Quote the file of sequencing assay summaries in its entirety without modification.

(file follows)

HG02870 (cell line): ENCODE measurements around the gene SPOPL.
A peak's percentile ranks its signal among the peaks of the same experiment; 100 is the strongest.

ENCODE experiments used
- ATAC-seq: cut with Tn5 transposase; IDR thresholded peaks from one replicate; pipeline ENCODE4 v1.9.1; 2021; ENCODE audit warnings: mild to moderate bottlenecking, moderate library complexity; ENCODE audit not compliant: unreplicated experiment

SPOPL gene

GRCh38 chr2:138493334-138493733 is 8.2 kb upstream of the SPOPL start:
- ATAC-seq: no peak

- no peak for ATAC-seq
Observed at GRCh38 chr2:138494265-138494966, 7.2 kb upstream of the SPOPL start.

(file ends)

HG02870 (cell line): ENCODE measurements around the gene SPOPL.
A peak's percentile ranks its signal among the peaks of the same experiment; 100 is the strongest.

ENCODE experiments used
- ATAC-seq: cut with Tn5 transposase; IDR thresholded peaks from one replicate; pipeline ENCODE4 v1.9.1; 2021; ENCODE audit warnings: mild to moderate bottlenecking, moderate library complexity; ENCODE audit not compliant: unreplicated experiment

SPOPL gene

GRCh38 chr2:138493334-138493733 is 8.2 kb upstream of the SPOPL start:
- ATAC-seq: no peak

- no peak for ATAC-seq
Observed at GRCh38 chr2:138494265-138494966, 7.2 kb upstream of the SPOPL start.